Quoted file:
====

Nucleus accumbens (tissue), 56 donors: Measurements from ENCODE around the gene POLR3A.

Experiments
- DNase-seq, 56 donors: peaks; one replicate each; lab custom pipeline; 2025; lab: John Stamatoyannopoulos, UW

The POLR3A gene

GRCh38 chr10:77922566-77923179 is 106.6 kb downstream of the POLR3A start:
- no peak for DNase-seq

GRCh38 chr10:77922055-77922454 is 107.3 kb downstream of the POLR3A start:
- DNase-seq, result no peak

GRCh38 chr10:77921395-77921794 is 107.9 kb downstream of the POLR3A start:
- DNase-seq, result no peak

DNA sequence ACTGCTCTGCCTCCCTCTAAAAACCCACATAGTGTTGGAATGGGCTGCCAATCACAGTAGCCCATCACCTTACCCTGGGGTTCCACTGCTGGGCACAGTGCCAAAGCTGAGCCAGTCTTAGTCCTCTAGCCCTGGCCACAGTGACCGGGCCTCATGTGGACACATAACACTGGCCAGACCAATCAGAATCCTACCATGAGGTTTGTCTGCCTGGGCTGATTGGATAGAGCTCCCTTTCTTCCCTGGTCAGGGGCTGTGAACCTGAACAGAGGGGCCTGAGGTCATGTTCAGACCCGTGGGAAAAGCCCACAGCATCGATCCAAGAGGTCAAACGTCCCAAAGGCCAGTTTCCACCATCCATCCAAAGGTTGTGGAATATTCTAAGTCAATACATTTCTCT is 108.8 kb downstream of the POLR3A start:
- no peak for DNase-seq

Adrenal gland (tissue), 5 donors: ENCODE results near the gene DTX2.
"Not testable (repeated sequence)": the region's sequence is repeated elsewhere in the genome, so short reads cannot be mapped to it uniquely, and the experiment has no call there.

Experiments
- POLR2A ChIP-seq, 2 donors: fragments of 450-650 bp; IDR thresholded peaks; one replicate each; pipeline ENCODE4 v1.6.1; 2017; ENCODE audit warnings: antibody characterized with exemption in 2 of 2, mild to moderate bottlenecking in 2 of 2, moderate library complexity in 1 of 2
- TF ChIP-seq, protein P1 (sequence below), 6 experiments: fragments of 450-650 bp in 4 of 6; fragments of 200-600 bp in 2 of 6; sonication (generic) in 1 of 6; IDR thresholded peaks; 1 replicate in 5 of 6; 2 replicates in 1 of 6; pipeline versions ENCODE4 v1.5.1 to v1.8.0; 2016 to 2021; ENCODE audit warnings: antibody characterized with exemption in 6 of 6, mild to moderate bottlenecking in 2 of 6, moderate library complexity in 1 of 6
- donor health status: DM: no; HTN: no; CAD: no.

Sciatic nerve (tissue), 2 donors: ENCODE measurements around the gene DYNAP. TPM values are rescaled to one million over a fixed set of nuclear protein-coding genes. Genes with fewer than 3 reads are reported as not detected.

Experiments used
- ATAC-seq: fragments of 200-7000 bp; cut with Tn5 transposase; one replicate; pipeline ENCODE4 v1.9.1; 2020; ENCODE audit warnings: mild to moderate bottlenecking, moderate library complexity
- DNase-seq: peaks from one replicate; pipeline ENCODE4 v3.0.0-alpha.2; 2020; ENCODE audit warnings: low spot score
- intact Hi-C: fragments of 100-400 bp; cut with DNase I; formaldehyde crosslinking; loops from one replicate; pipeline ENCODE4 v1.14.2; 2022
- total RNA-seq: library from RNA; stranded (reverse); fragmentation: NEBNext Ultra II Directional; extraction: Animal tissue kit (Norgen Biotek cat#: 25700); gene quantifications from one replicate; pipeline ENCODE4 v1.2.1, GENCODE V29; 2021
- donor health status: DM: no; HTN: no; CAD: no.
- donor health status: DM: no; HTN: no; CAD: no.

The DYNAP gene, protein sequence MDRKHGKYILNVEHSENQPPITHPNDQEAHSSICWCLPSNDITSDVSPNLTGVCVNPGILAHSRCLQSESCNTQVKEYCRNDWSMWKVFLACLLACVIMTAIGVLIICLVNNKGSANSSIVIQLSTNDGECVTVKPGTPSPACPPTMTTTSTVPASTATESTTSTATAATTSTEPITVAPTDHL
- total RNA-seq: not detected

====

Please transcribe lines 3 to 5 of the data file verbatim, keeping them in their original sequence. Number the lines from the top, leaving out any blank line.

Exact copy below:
- DNase-seq, 56 donors: peaks; one replicate each; lab custom pipeline; 2025; lab: John Stamatoyannopoulos, UW

The POLR3A gene

GRCh38 chr10:77922566-77923179 is 106.6 kb downstream of the POLR3A start: